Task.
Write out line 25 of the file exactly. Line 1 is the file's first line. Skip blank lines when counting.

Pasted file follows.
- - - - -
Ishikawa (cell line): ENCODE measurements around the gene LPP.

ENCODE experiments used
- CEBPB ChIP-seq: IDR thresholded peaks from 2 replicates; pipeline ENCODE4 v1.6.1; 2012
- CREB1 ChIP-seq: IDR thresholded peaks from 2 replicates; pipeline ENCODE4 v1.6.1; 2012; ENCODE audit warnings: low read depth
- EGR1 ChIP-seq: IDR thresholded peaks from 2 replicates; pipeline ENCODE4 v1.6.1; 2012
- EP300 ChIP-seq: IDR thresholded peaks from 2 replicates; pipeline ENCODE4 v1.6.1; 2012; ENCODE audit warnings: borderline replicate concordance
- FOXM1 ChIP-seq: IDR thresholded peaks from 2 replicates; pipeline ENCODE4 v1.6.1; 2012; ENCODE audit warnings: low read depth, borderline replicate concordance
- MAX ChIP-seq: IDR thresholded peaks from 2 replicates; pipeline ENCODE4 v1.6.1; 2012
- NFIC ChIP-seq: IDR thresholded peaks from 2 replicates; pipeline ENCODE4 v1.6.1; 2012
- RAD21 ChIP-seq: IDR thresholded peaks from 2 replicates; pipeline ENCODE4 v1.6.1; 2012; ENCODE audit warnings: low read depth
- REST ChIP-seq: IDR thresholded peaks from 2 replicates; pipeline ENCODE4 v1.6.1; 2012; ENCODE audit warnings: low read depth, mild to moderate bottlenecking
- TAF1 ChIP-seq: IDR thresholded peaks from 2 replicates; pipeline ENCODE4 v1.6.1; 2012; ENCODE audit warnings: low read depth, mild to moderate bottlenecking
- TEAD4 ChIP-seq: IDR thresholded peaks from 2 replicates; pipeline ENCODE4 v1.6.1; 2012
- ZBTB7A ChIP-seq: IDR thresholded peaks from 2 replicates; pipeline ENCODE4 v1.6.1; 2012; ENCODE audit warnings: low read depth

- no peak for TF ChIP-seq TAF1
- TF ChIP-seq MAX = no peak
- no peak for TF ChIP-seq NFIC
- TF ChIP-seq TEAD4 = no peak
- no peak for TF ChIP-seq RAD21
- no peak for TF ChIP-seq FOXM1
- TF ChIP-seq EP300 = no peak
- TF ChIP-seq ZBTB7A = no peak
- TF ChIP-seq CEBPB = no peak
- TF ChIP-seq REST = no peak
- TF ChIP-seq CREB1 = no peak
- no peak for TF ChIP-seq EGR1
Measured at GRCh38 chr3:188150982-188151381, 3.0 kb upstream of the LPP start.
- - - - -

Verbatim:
- TF ChIP-seq CREB1 = no peak